Thursday, April 28, 2005

Army Expressly Bans Harsh Interrogation Techniques

There still needs to be a full congressional investigation into the prisoner abuses at Abu Ghraib and elsewhere, but there is progress being made on other fronts.

The New York Times is reporting:

The Army is preparing to issue a new interrogations manual that expressly bars the harsh techniques disclosed in the Abu Ghraib prisoner abuse scandal, and incorporates safeguards devised to prevent such misconduct at military prison camps in the future, Army officials said Wednesday.

The new manual, the first revision in 13 years, will specifically prohibit practices like stripping prisoners, keeping them in stressful positions for a long time, imposing dietary restrictions, employing police dogs to intimidate prisoners and using sleep deprivation as a tool to get them to talk, the officials said.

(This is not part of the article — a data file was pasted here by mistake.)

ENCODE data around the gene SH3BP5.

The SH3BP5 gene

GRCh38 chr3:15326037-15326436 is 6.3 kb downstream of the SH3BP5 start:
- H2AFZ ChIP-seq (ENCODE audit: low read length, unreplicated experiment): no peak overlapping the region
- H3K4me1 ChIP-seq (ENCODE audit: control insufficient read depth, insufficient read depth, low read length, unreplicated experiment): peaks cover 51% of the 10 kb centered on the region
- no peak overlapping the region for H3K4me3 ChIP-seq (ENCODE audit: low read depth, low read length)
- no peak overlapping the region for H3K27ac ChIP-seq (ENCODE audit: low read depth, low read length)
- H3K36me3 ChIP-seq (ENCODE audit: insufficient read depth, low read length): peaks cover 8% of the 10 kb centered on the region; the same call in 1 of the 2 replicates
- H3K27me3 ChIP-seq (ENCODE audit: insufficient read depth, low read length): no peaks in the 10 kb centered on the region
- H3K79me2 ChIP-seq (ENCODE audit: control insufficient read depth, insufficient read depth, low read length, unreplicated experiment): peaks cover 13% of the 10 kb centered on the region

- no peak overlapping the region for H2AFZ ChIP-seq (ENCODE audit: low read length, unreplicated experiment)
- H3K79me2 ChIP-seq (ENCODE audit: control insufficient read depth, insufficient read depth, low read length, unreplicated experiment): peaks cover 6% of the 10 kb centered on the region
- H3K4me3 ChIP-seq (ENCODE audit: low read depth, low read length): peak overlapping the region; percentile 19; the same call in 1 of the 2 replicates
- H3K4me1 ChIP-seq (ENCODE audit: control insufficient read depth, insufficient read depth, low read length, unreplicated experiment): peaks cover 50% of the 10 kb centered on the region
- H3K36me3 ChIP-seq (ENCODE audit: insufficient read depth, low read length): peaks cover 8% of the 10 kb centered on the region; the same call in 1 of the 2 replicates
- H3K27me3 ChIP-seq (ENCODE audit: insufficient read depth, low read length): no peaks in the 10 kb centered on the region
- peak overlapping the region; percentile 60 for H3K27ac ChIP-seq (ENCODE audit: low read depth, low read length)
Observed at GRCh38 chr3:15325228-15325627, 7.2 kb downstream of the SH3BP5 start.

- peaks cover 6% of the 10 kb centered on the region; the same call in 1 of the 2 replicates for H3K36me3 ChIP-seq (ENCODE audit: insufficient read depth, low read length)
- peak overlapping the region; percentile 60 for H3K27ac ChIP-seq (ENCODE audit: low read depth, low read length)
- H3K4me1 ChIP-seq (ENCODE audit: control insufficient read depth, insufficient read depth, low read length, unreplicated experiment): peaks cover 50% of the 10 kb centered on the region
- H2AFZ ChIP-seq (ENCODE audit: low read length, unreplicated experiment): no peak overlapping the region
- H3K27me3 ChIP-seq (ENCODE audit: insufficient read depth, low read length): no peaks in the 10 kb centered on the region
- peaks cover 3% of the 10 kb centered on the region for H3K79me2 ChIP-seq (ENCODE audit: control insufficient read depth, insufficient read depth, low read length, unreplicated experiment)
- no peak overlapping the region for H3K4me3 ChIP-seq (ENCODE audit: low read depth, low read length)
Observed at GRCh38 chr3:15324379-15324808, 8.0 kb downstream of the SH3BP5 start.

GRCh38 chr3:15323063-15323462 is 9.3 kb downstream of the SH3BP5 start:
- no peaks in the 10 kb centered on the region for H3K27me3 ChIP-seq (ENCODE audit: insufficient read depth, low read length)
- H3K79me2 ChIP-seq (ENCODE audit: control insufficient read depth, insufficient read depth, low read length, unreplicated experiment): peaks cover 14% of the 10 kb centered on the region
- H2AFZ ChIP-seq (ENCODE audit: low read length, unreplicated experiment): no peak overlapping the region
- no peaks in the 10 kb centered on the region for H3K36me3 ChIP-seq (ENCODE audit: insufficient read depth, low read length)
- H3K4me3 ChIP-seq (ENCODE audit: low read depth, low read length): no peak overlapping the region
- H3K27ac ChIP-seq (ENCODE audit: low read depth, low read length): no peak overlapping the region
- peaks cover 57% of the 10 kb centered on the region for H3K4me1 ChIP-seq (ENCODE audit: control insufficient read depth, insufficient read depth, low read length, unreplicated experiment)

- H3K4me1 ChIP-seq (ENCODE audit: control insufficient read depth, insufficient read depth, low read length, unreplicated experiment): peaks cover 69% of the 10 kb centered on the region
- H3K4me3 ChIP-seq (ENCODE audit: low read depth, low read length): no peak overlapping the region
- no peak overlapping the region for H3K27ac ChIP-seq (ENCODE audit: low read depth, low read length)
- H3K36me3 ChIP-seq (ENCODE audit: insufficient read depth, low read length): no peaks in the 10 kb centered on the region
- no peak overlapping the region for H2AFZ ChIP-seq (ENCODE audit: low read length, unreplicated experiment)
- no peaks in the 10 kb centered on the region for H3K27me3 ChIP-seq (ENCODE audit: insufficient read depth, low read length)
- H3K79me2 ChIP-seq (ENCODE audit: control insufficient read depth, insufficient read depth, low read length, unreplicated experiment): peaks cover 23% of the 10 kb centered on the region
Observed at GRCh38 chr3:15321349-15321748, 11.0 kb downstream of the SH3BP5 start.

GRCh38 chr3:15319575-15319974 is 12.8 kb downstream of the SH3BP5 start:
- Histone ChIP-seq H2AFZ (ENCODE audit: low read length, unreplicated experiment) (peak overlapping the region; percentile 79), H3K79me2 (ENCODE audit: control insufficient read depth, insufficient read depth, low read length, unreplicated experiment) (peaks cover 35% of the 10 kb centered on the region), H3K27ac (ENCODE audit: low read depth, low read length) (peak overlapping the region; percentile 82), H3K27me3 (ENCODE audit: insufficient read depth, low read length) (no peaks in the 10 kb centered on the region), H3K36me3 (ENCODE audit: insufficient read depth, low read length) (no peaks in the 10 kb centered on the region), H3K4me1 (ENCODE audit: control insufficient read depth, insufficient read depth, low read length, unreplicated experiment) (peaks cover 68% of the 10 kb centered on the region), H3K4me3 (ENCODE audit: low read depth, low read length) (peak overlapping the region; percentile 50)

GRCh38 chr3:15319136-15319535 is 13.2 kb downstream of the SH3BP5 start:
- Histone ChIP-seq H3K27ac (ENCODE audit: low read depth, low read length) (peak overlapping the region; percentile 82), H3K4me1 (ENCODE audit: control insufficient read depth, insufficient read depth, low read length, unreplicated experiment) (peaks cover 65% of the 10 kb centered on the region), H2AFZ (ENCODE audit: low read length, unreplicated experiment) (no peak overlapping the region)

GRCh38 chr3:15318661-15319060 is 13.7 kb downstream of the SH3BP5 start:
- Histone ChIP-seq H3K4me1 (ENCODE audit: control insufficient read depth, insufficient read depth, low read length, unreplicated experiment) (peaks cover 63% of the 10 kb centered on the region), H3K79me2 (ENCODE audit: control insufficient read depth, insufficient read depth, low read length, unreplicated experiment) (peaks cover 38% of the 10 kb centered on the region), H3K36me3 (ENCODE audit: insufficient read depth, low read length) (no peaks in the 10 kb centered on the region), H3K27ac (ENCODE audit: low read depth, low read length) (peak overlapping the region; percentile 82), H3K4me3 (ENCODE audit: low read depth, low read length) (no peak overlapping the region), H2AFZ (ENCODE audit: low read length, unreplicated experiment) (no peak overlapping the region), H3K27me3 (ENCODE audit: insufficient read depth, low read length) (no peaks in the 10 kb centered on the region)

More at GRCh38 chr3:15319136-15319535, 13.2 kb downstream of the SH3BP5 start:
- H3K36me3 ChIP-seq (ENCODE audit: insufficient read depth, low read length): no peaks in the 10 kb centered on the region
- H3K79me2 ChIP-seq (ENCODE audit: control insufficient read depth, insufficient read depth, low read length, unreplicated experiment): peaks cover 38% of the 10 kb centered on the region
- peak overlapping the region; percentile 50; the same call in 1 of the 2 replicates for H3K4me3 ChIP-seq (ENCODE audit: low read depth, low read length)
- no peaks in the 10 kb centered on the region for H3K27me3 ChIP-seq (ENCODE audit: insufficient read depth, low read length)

Those practices were not included in the manual in use when the bulk of the abuses occurred at Abu Ghraib in Iraq in the fall of 2003, but neither were they specifically banned.

This does not put an end to the issue, but it’s good to see the Army directly condemning such deplorable interrogation techniques.


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